A couple members from the Indians brass took some of the Twins management out for a meal shortly after the strike was resolved, and they called it even. So, yes, Dave Winfield was once traded for a few plates of dinner. I hope the Twins at least got a hearty steak out of the deal.

Winfield slumped during his lone season with the Indians, hitting just .191 with two homers in 46 games before calling it quits.

One of the biggest tragedies in my sunset collection is the fact that Topps didn't make a card of Winfield in 1996 with full career stats on the back.

Granted, I like his '95 Topps issue quite a bit, but it's not a true final tribute.

I should note that my Dave Winfield sunset collection isn't complete.

Then again, it's darn near impossible to track down everything of guys who played during the gluttony of baseball card brands in the mid-to-late '90s. I have the majority of Winfield's finales, however, and I feel that's enough to compose a halfway decent post on the matter.

I'm probably one of the few '96 Fleer fans you'll find. The quirky matte finish gives them a feel that's hard to find anywhere else.

That said, their send-off to Mr. Winfield wasn't anything special.

This card is the opposite.

I love the high-five shot, but I despise the stupid "mountain of gold" design.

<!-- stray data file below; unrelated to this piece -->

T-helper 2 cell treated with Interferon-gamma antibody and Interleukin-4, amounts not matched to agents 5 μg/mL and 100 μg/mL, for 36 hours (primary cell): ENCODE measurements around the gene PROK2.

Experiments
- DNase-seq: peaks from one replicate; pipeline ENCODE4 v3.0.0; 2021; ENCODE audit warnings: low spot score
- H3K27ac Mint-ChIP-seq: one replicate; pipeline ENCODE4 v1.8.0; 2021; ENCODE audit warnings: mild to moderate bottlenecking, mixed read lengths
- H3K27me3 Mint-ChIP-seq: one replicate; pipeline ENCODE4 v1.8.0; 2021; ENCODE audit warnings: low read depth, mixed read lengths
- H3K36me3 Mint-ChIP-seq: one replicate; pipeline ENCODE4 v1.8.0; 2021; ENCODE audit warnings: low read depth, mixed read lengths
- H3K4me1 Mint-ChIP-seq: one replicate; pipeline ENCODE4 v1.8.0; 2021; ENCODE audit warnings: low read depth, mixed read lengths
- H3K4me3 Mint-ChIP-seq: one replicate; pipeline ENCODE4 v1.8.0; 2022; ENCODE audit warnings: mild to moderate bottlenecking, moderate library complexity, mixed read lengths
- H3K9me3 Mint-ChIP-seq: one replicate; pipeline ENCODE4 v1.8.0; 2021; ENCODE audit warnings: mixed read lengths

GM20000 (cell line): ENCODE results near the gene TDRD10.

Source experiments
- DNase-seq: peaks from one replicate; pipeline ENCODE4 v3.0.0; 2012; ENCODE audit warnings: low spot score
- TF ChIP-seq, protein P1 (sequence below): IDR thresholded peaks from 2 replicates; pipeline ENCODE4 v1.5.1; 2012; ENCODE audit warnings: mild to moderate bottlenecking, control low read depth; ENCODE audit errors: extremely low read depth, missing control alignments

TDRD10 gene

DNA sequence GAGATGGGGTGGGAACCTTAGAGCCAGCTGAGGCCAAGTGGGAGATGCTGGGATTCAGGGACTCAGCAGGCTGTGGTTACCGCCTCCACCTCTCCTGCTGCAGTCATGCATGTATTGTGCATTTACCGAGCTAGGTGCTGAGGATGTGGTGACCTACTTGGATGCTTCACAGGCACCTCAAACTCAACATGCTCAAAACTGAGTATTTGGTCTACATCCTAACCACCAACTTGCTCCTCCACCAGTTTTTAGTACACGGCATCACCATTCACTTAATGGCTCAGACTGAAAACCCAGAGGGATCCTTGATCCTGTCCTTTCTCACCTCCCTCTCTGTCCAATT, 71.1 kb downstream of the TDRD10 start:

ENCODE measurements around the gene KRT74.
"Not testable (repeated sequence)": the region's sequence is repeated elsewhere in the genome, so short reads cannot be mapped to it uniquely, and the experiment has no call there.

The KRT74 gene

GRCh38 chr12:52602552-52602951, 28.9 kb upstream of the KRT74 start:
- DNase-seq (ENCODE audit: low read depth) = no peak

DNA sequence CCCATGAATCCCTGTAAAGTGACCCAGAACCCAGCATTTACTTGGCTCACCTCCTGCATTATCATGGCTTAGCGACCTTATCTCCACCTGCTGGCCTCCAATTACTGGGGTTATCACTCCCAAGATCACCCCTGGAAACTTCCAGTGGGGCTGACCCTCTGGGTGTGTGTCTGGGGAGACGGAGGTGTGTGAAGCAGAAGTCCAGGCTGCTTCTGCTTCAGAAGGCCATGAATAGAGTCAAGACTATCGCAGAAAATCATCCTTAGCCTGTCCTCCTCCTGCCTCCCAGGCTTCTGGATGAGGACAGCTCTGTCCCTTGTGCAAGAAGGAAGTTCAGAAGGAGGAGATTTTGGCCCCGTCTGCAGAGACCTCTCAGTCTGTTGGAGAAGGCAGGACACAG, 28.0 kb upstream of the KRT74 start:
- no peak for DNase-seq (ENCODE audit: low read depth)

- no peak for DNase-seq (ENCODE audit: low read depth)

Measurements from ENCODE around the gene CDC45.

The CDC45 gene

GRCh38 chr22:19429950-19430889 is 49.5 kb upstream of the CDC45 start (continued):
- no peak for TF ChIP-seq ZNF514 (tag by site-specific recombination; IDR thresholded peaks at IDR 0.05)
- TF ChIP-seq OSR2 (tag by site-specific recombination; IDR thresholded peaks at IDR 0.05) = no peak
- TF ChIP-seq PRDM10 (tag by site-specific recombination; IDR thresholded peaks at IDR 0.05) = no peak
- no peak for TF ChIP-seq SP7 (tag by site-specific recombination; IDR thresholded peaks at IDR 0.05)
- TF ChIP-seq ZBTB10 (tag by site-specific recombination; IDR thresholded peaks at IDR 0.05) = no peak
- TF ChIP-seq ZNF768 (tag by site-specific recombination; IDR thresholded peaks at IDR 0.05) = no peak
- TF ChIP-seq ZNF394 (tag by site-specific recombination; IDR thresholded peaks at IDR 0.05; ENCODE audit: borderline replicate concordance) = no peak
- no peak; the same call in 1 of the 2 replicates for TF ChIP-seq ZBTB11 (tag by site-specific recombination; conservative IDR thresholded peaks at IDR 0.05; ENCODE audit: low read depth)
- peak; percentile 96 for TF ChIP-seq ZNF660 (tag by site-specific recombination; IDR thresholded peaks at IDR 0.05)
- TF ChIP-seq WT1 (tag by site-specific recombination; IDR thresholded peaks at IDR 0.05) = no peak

A rare miss on Pinnacle's part.

Score put out a lot of vastly underrated sets in the mid '90s.

Their 1995 offering is probably one of my favorites from the decade (again, I'm probably one of the few), and '96 isn't far behind.

The packed crowd at Fenway makes for a beautiful backdrop on this terrific sunset card.

It's hard to describe how much I love the little "Tribute" banner that appeared in some of the final Collector's Choice checklists.

They didn't feel the need to make a big, ceremonious, LOOK AT THIS CARD!!!!! type of deal out of it. When you saw that little "Tribute" stamp, though, you knew you had something special.

Seeing cards like this one as a young collector may well have been the catalyst for my interest in the world of sunset cards.

If I ran Topps, one of my first orders of business would be to bring the Tribute stamps back.

All things considered, I think Upper Deck takes the honor of producing my favorite sunset card of Mr. Winfield.

I was a little hesitant to even consider it an "official" finale, given that the "Young at Heart" series was a subset in '96 UD. I don't consider inserts to be true sunset cards, but I'd never thought about subsets before tonight.

I'll give them the nod. They're part of the base checklist, and that's good enough for me.

These cards are a solid all-around effort from Upper Deck. Great design, great photos, great little timeline on opposite sides at the bottom, and, most importantly...

...great backs.

With complete career stats, no less.

The Padres photo/Indians listing used to play with my OCD a bit, but I've come to realize that Upper Deck wasn't just being lazy by not matching the two.

Their goal was to contrast a photo of Winfield as a bright-eyed young star with the grizzled veteran that appears on the front, and they accomplished just that with this magnificent design.

I don't know if Upper Deck ever experimented with the whole "hero number" theme. (Which might actually be a fun bit of research to do one day, now that I think of it.)